Figure 0 - Most of your parts inventory can be salvaged from old circuit boards
Most of your parts inventory can be salvaged from old circuit boards

In order to build an electronic circuit from plans or from scratch, you will need a number of semiconductors and components. Often, these individual components cost only pennies new, but in order to purchase from a large supplier there will be a minimum order number or price level that has to be met. It would seem crazy to pay $25 in shipping to receive a few 10 cent capacitors or resistors, especially when you can salvage them from just about any old circuit board. Almost all of the components I use are salvaged from old boards. I don't think I have ever had to order an odd value resistor or capacitor as I have always found what I needed by scavenging my huge junk pile.

A few dead TV or VCR circuit boards will net you enough raw components to fill an entire electronics parts bin, and allow you to experiment with varying values as you breadboard a new or published circuit from a schematic. Almost any discarded appliance that includes a power cord will become a great source of raw semiconductors, so tell everyone you know not to throw out their broken appliances, send them to your mad scientist lab for dissection!

Figure 1 - The basic tools you will require for any soldering or unsoldering work
Figure 1 - The basic tools you will require for any soldering or unsoldering work

A decent soldering iron will make your work so much easier, allowing the heat to be adjusted to the job at hand. Sure, you could do a lot with a $10 soldering gun, but when it comes to removing components or soldering small pin devices, the budget soldering iron may not be of much use. A fine point and a lot of heat will make component extraction very easy, especially on multilayered boards which require the heat to reach the inner copper layers in order to melt the solder. A soldering station with a heat control and interchangeable tips is one of those must have items if you plan to invest any time in the electronics hobby. A decent soldering station can be purchased at most electronics suppliers, and will range in price from $50 to $200, depending on what features and accessories it has included. If you soldering system does not include a sponge bath, then just wet an ordinary kitchen sponge with some water, as this will be needed in order to clean off the tip as it gums up with flux and old solder.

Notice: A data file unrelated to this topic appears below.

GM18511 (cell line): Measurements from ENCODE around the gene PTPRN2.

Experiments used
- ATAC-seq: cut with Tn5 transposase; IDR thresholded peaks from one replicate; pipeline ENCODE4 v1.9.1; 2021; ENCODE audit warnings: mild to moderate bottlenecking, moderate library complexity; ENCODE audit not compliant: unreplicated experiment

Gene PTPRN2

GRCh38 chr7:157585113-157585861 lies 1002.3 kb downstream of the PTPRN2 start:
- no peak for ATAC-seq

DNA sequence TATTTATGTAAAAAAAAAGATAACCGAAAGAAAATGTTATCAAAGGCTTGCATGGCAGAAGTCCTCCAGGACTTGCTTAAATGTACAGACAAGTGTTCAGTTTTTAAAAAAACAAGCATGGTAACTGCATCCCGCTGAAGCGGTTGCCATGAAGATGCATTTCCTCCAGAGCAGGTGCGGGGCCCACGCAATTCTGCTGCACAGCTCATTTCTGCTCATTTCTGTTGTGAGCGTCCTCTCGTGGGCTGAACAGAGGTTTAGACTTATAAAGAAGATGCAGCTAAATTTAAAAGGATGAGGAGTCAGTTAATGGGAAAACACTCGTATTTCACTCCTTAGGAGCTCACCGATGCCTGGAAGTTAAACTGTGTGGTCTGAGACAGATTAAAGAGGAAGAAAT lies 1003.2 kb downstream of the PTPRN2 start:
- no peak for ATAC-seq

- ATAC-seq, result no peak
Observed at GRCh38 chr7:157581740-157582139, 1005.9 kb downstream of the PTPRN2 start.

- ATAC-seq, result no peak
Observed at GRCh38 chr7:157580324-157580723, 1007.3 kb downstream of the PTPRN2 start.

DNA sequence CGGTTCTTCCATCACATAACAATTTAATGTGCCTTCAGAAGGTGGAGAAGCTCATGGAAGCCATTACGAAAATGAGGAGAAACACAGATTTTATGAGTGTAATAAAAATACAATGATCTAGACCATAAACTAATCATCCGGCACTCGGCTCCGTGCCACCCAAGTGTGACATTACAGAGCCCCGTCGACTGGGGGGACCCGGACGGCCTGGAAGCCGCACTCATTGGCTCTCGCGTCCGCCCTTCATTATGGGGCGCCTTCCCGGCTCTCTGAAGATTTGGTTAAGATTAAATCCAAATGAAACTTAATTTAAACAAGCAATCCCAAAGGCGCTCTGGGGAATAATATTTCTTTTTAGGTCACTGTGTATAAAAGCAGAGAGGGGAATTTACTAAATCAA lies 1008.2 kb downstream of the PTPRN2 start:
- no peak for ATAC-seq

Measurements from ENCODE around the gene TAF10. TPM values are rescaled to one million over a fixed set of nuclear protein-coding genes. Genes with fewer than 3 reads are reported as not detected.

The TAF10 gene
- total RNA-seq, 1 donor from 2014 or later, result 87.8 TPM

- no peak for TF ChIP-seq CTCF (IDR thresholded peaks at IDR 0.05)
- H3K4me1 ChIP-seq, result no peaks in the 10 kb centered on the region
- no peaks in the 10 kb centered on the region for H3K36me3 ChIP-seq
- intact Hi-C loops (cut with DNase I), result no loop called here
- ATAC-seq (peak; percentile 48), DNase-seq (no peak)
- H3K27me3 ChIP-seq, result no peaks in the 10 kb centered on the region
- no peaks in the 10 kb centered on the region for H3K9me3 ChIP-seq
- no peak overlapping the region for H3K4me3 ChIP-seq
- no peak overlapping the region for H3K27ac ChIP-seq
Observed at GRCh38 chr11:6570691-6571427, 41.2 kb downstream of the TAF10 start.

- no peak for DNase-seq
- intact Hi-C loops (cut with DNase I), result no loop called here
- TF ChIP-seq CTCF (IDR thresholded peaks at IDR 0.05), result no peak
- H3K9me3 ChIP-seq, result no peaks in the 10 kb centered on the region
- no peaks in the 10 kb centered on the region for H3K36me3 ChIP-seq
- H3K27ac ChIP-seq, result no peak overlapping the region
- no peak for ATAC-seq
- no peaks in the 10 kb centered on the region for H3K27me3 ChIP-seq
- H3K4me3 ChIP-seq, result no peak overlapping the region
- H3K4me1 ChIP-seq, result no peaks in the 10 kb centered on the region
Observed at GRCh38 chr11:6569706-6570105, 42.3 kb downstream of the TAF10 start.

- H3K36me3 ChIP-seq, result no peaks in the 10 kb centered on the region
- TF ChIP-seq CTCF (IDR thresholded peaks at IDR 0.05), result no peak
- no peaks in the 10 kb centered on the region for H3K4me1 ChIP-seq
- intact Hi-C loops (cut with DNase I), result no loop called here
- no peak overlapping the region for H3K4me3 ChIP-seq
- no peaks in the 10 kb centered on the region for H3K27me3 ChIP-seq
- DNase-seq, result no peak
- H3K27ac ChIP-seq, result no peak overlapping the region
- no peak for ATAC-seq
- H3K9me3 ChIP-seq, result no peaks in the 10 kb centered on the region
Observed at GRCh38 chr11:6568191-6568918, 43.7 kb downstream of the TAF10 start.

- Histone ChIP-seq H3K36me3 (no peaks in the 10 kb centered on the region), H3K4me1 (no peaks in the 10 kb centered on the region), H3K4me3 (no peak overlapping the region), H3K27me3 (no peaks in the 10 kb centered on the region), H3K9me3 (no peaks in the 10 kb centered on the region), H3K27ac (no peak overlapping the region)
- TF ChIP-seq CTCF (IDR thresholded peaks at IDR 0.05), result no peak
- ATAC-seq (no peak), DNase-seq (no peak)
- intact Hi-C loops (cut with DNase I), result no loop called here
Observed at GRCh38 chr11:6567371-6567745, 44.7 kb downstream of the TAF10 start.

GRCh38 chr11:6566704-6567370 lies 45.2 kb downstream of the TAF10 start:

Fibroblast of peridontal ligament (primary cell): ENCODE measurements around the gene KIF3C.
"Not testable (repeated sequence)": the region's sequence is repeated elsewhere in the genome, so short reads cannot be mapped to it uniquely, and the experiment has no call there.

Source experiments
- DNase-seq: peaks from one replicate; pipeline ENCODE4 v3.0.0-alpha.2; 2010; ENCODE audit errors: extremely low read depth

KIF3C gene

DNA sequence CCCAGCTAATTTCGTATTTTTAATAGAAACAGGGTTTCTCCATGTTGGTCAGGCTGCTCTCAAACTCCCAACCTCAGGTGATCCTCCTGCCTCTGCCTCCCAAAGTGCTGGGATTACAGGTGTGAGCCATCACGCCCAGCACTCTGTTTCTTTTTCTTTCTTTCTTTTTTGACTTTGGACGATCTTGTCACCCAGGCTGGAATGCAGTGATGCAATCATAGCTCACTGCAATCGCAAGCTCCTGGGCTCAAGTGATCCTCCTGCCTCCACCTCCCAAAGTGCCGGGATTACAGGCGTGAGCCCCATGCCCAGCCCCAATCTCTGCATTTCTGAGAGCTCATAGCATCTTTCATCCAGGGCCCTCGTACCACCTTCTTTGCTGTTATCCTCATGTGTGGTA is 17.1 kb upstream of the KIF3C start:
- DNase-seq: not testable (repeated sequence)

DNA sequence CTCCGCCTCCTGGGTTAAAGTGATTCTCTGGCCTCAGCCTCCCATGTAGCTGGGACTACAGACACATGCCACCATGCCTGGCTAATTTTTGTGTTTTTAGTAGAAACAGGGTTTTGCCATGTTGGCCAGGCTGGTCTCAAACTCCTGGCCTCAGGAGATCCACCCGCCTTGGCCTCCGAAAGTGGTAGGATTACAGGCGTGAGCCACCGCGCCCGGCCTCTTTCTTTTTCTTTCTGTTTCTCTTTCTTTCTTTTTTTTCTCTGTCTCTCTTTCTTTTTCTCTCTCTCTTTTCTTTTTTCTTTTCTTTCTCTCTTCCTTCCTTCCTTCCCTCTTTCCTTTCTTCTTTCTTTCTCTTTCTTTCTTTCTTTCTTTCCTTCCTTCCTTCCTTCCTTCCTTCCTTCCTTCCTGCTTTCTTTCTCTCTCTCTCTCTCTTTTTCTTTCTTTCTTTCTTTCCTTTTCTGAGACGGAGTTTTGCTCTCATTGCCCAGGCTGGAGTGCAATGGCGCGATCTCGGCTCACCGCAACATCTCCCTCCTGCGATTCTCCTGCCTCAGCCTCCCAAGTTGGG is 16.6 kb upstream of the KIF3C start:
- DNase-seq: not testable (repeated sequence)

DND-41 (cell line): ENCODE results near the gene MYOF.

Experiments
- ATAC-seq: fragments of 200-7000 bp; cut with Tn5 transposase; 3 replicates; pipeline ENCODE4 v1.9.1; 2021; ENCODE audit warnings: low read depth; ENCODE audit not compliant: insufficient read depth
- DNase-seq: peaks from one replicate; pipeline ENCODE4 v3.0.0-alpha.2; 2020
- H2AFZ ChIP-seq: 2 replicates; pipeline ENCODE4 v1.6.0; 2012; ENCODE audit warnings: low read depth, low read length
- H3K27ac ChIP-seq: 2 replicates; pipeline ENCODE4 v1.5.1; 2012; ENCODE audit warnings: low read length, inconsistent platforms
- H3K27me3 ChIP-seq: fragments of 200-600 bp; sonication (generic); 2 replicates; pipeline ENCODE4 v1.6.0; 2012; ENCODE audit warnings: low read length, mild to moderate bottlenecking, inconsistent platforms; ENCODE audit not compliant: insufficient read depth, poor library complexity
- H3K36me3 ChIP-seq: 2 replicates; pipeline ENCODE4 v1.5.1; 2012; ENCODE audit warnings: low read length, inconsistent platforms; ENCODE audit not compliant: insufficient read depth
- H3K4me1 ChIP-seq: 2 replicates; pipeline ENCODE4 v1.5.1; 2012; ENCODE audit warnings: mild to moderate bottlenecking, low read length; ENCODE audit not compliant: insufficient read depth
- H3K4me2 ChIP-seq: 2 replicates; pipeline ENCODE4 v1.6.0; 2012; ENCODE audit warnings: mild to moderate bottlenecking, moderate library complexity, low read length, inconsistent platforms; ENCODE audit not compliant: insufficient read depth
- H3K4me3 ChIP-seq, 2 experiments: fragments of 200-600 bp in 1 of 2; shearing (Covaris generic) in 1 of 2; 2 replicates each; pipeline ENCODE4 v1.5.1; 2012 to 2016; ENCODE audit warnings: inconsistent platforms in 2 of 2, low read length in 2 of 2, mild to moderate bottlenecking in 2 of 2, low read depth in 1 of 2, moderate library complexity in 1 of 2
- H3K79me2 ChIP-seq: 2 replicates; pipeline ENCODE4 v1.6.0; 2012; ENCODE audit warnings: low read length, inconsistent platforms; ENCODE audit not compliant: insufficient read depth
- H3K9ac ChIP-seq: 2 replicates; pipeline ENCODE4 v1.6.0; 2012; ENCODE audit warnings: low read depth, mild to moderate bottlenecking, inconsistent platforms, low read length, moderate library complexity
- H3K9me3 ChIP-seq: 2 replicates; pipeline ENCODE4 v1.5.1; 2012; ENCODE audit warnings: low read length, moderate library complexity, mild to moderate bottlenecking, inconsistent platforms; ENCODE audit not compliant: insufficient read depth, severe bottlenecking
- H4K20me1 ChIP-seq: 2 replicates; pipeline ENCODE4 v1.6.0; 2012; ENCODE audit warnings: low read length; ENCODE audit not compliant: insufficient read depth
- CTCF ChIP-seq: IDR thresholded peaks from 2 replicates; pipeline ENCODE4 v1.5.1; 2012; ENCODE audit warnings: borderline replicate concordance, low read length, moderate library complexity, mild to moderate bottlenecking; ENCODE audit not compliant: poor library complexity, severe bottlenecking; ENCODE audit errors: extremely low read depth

Large through-hole semiconductors can often be ripped up from old circuit boards using a soldering iron and your fingers to lift the parts, but there will be limits to this technique, especially on the smaller components or those with more than two or three pins. A desoldering tool, often called a "solder sucker" is essential for removing short lead semiconductors as well as those with multiple leads such as integrated circuits. This simple tool contains a spring loaded plunger that basically sucks up the heated solder, clearing the area around the lead and hole so that the part can be removed from the board. On most boards, it is possible to cleanly lift up a 40 pin IC in a few minutes so that it can be reused or even placed into a solderless breadboard. A solder sucker is also good for removing large components that have been placed down with a lot of solder to secure them to the board or transfer heat.

You will also require a spool of solder, even when unsoldering components as there will be times where you have to melt a bit of solder into a hole in order to use the solder sucker to clean up the hole. Molten solder is a liquid, so the transfer of heat between the newly added solder and the hard to reach solder stuck in the center of a multilayer board will allow the solder sucker to pull up every bit in one shot. For electronics work, you will need flux core (rosin core) solder, which is a thin, hollow solder with special anti oxidizing chemicals in the center that clean and protect the copper when soldering. There are various diameters of solder, with .032" being a good choice for all around electronics work. The type of solid heavy solder used for plumbing is of no use for electronics work!

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